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Soups and pumpkin bread and muffins! I made a fabulous Tex-Mex chicken and rice soup this weekend. I have plans to make some ghost cookies and try out a new chicken orzo soup.

We will also be carving and decorating some pumpkins this week and weekend!

Grateful For:

That my devoted hubby is home and that we had a fabulous time in Boise last weekend!

Looking forward to:

Warm and comfy foods and treats and an epic Halloween party this weekend!

Pictures: We had a fabulous time in Boise. Beautiful there. I had no idea there were so many fun things to do!





Took a walk to the Anne Frank Memorial and tribute to human rights. Beautiful.


Beautiful Autumn in Boise!


Wednesday, October 16, 2013

The Historian By Elizabeth Kostova Read-a-long Review and Wrap-up!

I finished! This was a really thick book but it didn't seem that long and it moved along pretty fast. Thanks to Carl at Stainless Steel Droppings for the R.I.P. VIII challenge and The Estella Society for hosting this fabulous readalong!

Publisher's Summary:

For centuries, the story of Dracula has captured the imagination of readers and storytellers alike. Kostova's breathtaking first novel, ten years in the writing, is an accomplished retelling of this ancient tale. "The story that follows is one I never intended to commit to paper.. As an historian, I have learned that, in fact, not everyone who reaches back into history can survive it." With these words, a nameless narrator unfolds a story that began 30 years earlier.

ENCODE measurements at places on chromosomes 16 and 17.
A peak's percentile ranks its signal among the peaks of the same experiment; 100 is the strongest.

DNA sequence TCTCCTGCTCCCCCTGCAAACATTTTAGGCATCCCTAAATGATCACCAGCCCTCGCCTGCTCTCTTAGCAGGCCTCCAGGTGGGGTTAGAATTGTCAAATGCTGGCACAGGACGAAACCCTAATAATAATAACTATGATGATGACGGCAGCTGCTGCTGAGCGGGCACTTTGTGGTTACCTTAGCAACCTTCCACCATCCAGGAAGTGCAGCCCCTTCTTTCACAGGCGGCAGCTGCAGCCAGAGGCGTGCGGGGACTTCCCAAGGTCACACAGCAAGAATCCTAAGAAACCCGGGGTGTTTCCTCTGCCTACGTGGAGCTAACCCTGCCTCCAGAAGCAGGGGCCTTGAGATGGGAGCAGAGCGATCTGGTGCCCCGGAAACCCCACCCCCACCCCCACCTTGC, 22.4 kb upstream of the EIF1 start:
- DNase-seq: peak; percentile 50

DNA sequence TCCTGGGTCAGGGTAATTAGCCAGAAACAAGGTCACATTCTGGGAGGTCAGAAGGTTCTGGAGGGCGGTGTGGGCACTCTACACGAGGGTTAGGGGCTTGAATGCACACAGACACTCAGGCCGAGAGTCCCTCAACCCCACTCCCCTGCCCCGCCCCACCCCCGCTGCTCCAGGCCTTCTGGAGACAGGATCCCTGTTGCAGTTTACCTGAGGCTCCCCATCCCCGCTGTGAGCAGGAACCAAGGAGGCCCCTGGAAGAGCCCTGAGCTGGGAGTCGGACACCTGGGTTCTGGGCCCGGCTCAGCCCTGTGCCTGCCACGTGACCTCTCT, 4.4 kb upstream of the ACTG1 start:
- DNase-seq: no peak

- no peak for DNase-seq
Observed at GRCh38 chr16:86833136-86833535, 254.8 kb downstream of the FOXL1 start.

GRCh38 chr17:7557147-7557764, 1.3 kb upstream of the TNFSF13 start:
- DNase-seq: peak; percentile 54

Late one night in 1972, as a 16-year-old girl, she discovers a mysterious book and a sheaf of letters in her father's library -- a discovery that will have dreadful and far-reaching consequences, and will send her on a journey of mind-boggling danger. While seeking clues to the secrets of her father's past and her mother's puzzling disappearance, she follows a trail from London to Istanbul to Budapest and beyond, and learns that the letters in her possession provide a link to one of the world's darkest and most intoxicating figures. Generation after generation, the legend of Dracula has enticed and eluded both historians and opportunists alike. Now a young girl undertakes the same search that ended in the death and defilement of so many others -- in an attempt to save her father from an unspeakable fate.

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My Summary:

Kostova really knows how to weave stories and characters and times and places. I felt transported to the lands and times she wrote about. I could taste the food and feel the cool mountains.

There are only short bouts of real time when the author (the daughter of the main characters) writes about her real-time journey. The rest is told through very long letters. And some are told letters within letters or a story within a story. It gets pretty layered quickly and sometimes I had a hard time remembering whose story was who's. But it worked for the story she needed to tell and so I just went with it.

She paints quite the trail for Drakula. His story is creepy and his minions are always around the corner. I liked how she drew the myth of Dracula into a modern-day legend, tying him in quite nicely.

The ending was a bit anti-climatic but still satisfying! I thoroughly enjoyed this creepy and beautifully written book!


Tuesday, October 15, 2013

Sky Jumpers by Peggy Eddleman